Building Falcon — HackMIT@Battle of the Hacks 2016
For the past three years, Andreseen Horowitz (a16z) has hosted and run Battle of the Hacks, a 60-person, 24-hour hackathon for hackathon organizers. This year, I had the opportunity to go representing HackMIT, along with my teammates Anthony Liu, Anish Athalye, and Logan Engstrom, and we decided to build Falcon.
What is Falcon?
At Battle of the Hacks, we wanted to tackle a problem that has long remained completely unchecked: browser history. We had all had the experience of visiting a cool webpage, then wanting to revisit it a couple days later, only to be completely let down by our browser, computer, and Google search. The reasons for this can vary — sometimes, we remember a webpage by meaning, or a distinctive image, rather than by the URL or title — sometimes, we viewed the page on another device! Take, for instance, the following three examples:
The first example, titled Simple Contracts are Better Contracts: What We Can Learn from the Meltdown of The DAO, is about recent discoveries regarding vulnerabilities in the ethereum platform. Now, if you took a quick skim of this article and remembered ethereum, then wanted to revisit it a couple days later, you were out of luck; the chrome omnibox, browser history, and a quick google search with some more keywords all failed to turn up this article. With Falcon, it is as simple as searching “ethereum”. Falcon also presents the huge advantage of being cross-platform: as you can see from the second screenshot, the second article was visited from an android phone, but a quick search through Falcon for “air force” or anything else you remember will once again bring it right to your fingertips.
What we thought was the coolest feature of Falcon comes from the third example. As you can see, Anish’s friend has sent him a picture of a someone riding a surfboard. Now, let’s say it’s a few days later, and Anish wants to show someone else this picture, but he can’t remember who sent it on which of the many different messaging platforms Anish is subscribed to. In comes Falcon:
Falcon auto-tagged this image with relevant content (The tag “a man riding a wave on top of a surfboard” is generated, not extracted from metadata — you’ll see how in the next section), and Anish is able to find his picture within seconds!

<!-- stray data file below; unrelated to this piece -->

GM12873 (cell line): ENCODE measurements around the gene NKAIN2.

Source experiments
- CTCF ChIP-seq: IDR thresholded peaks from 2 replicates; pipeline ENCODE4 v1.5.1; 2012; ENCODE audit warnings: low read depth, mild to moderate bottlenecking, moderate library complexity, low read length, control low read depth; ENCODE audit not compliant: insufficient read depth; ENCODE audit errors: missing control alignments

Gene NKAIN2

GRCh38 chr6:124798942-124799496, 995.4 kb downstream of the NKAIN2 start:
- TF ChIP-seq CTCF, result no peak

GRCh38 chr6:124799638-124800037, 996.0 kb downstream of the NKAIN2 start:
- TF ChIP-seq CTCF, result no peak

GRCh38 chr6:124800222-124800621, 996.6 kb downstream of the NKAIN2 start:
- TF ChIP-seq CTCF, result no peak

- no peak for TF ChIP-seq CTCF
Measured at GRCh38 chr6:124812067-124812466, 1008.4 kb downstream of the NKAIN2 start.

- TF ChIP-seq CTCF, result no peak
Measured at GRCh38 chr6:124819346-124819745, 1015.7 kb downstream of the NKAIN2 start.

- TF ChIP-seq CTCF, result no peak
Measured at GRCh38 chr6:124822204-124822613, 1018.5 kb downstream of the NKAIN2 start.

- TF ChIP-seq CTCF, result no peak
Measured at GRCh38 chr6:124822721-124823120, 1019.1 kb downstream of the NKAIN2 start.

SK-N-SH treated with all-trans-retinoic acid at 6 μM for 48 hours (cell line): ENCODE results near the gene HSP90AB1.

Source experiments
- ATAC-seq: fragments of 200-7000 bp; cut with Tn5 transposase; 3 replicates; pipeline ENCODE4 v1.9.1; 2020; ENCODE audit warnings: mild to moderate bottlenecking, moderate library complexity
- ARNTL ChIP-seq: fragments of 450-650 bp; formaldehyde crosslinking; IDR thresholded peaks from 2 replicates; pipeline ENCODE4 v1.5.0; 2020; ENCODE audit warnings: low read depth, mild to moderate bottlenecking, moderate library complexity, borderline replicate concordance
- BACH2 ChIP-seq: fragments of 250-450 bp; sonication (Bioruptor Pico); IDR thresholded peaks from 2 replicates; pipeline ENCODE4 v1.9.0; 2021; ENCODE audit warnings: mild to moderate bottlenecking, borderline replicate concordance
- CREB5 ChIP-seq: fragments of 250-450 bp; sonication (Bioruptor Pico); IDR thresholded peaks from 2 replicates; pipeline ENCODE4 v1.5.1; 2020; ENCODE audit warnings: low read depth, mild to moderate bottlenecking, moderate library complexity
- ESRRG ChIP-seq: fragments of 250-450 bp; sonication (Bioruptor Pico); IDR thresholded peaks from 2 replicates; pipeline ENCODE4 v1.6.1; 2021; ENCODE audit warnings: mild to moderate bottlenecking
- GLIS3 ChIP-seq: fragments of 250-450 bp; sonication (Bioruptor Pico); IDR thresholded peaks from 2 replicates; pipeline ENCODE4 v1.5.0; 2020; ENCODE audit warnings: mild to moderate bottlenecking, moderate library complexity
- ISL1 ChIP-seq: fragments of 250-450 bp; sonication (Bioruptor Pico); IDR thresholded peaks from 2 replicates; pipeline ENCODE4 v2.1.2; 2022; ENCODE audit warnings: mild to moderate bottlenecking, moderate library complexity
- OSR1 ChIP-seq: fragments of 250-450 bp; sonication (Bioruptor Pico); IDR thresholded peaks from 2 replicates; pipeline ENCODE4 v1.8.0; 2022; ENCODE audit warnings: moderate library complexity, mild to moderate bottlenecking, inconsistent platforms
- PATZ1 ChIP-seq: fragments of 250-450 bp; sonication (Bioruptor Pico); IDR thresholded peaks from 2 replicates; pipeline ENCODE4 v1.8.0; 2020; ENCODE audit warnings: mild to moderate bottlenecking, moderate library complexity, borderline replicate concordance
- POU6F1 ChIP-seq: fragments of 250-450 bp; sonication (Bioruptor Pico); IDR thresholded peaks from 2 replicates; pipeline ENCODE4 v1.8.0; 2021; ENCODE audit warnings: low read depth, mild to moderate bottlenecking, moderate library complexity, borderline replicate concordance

How does Falcon work?
There were really four parts to Falcon: the clients, the agents, the server, and the tagger. The agents are what relay the user’s history back to the server; in our case, a Chrome extension and an Android app — -when the user visits a page, the agent sends the page source, along with a b64-encoded screenshot of the page as the user sees it. This data, when received by the server, is then processed in multiple steps: first, the real text is extracted from the HTML (removing markup, comments, etc.) and then loaded into elasticsearch, which allows us to index and search the data very quickly. Next, the images are extracted from the page, and fed through a deep recurrent neural network (RNN) — -we chose to run NeuralTalk2 using the Torch library and the Lua programming language. We set up and ran the RNN on our own server, so that we could input the captions directly into our database, making them searchable too. Finally, the client, which we chose to implement in the forms of a native Mac Client (written in Objective C), and a Chrome omnibox extension, accesses the server, and does either a fuzzy search (for text) or a tag search (for images) for exactly what the user is looking for!
What I learned
I would say that I learned two big lessons from Battle of the Hacks v3. The first, and more hackathon-specific, is to know what you are going to do beforehand, and know it well. Before Battle of the Hacks, we had planned out Falcon down to the API routes we were going to use — that way, even if you were working on the client (as I was), you didn’t need to wait for anything from the server; each one of us was writing relevant code within 10 minutes of the announcement to “Start hacking,” and people noticed. With our technique, we were able to finish pretty stress-free well within time, get a couple hours of sleep, prepare our presentation in the morning, and have fun while we were at it. Which brings me to the second thing I learned: hackathons can actually be a lot of fun! In fact, most of the time, it didn’t feel like I was building a product for $25K; I was just building a fun side project with some friends, blasting good music and eating good food — I’ve never really felt like that at a hackathon, but I hope I can start to.
All in all, Battle of the Hacks was a really great time! Falcon ended up winning the grand prize, and people seemed to relate pretty strongly to the problem we were solving. You can check out our splash page, falcon.kim, an odd homage to our HackMIT director by a sleep-deprived teammate, or the Falcon devpost page, here.
A final note: While we were hacking, we made (what we think is) a pretty awesome playlist, and other hackers seemed to like it too! Check it out:
Originally published at http://andrewilyas.com/posts/falcon-bh3/.